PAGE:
As I don't know your experience with opengl I'm going to write this answer for me a year back (when I knew nothing of opengl and was trying to learn using common lisp).
The cl-opengl library is a fairly tight wrapper around opengl, by this I mean most opengl functions have a direct equivalent in cl-opengl. This is good as it means that you will be able to take online tutorials for opengl using c & c++ and, with only a bit of mental strain, convert them to lisp.
The downside of it being a very tight wrapper around opengl is that opengl is not very lispy, by which I mean the style of good opengl code is very unlike good lisp code. This is definitely something that can be improved once you have got the hang of cl-opengl though.
Next, opengl is a library with two very different paradigms contained within it. There is old style
opengl (which uses gl-begin and gl-end) and new style opengl which is based on shaders is probably what you want if you want to do fancy effects in the future! The pain is that most of the good tutorials online are for old style opengl or mix the two in a way I found super confusing. Therefore I personally suggest the following tutorial for learning modern opengl:
Once your through just the first 4 chapters you will understand enough opengl to be able to use the opengl wiki without too much pain. I say this as at first I found the opengl language wiki to be REALLY confusing as I had no context of how all the information should fit together.
Right now on to GLUT. GLUT is cool...But it gets very limiting very fast. I really suggest switching to SDL. Luckily some brilliant people have made SDL in lisp pretty nice to use in common-lisp and have called it lispbuilder-sdl.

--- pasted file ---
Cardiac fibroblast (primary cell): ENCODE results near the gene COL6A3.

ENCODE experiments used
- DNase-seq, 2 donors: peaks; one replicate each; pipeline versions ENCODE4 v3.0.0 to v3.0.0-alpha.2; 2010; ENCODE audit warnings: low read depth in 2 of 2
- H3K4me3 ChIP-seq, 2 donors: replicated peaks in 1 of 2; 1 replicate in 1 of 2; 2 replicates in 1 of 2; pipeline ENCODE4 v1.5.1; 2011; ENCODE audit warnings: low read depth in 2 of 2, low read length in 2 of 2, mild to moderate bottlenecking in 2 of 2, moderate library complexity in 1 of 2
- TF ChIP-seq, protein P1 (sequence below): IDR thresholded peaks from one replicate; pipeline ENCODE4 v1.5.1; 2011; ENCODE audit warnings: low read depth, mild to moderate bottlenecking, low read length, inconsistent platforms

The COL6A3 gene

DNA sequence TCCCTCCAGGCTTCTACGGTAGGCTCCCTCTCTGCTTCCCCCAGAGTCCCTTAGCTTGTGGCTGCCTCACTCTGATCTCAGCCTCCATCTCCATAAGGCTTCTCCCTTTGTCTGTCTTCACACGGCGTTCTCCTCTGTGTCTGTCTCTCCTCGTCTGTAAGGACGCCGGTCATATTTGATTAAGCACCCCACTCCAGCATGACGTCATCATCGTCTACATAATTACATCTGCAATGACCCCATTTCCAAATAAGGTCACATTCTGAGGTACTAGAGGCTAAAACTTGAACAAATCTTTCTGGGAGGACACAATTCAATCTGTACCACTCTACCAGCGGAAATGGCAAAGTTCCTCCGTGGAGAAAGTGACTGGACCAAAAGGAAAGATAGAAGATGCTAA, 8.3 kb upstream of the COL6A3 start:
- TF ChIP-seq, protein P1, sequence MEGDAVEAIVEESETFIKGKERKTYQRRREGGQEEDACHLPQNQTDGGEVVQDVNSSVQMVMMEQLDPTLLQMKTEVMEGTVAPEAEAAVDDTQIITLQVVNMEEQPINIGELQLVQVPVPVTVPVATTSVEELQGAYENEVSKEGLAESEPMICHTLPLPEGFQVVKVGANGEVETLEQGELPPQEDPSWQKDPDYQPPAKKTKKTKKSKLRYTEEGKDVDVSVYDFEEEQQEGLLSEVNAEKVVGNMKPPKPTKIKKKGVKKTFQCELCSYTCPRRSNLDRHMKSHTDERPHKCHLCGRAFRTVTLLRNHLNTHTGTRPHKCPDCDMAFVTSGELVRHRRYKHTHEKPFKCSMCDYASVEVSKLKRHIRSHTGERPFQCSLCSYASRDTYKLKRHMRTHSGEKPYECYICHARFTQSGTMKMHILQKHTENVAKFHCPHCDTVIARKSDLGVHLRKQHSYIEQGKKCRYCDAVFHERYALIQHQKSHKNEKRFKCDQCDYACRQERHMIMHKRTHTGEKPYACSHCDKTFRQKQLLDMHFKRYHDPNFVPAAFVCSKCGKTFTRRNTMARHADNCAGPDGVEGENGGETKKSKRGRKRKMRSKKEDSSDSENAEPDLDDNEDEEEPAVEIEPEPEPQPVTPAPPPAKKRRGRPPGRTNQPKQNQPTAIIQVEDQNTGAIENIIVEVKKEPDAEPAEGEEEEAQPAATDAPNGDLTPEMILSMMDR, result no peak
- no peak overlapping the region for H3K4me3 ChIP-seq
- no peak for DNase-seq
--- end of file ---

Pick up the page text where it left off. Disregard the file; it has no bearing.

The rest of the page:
OK so how should you get going?:
- Get quicklisp: I'm assuming you're using this already, but if not, GET IT NOW! It makes getting up-to-date packages for common lisp so much easier. http://www.quicklisp.org/beta/
- Next, get lispbuilder (ql:quickload :lispbuilder-sdl)
- Get familiar with opengl using the arcsynthesis tutorial. It really was the best way of getting the understanding I needed to be able to code modern opengl.
- Write the examples from the arcsynthesis tutorial in lisp.
- Make some functions and macros to make your opengl work nicer in lisp.
I'm only a few months ahead of you on this road and getting started was a real pain, but totally worth it. I'm sorry if you are skilled up on opengl and thus this answer was too basic for you! If so let me know and I will try to put a better answer up.
Below is the basic code to get up an opengl window and context in SDL, to handle events (your user input will go here) and to redraw the frame (nothing to draw yet but you will fill it with the stuff from the arc synthesis tutorial!).
Also I have added a helper function and macro. First is 'continuable' which will mean that if an error happens in the code inside it there will be an option in the error result to continue the program (Really handy so that you don’t have keep starting the demo again and again). Also there is update swank which will mean that even while the demo is running you can still use Slime (you are using slime right? If not GET IT!)
(defun init ()
(defun draw ()
(gl:clear-color 0.0 0.0 0.0 0.0)
(gl:clear :color-buffer-bit :depth-buffer-bit)
(defun reshape (width height)
(print width )
(gl:viewport 0 0 width height))
(defmacro continuable (&body body)
"Helper macro since we use continue restarts a lot
<remember to hit C in slime or pick the restart so errors don't kill the app>"
`(restart-case (progn ,@body)
(continue () :report "Continue")))
(defun update-swank ()
(let ((connection (or swank::*emacs-connection*
(swank::handle-requests connection t))))
(defun run-demo ()
640 480 :opengl t
:opengl-attributes '((:sdl-gl-doublebuffer 1)
(reshape 640 480)
(setf cl-opengl-bindings:*gl-get-proc-address* #'sdl-cffi::sdl-gl-get-proc-address)
(:quit-event () t)
(:VIDEO-RESIZE-EVENT (:w width :h height)
(reshape width height))
Ok, that’s it, have fun!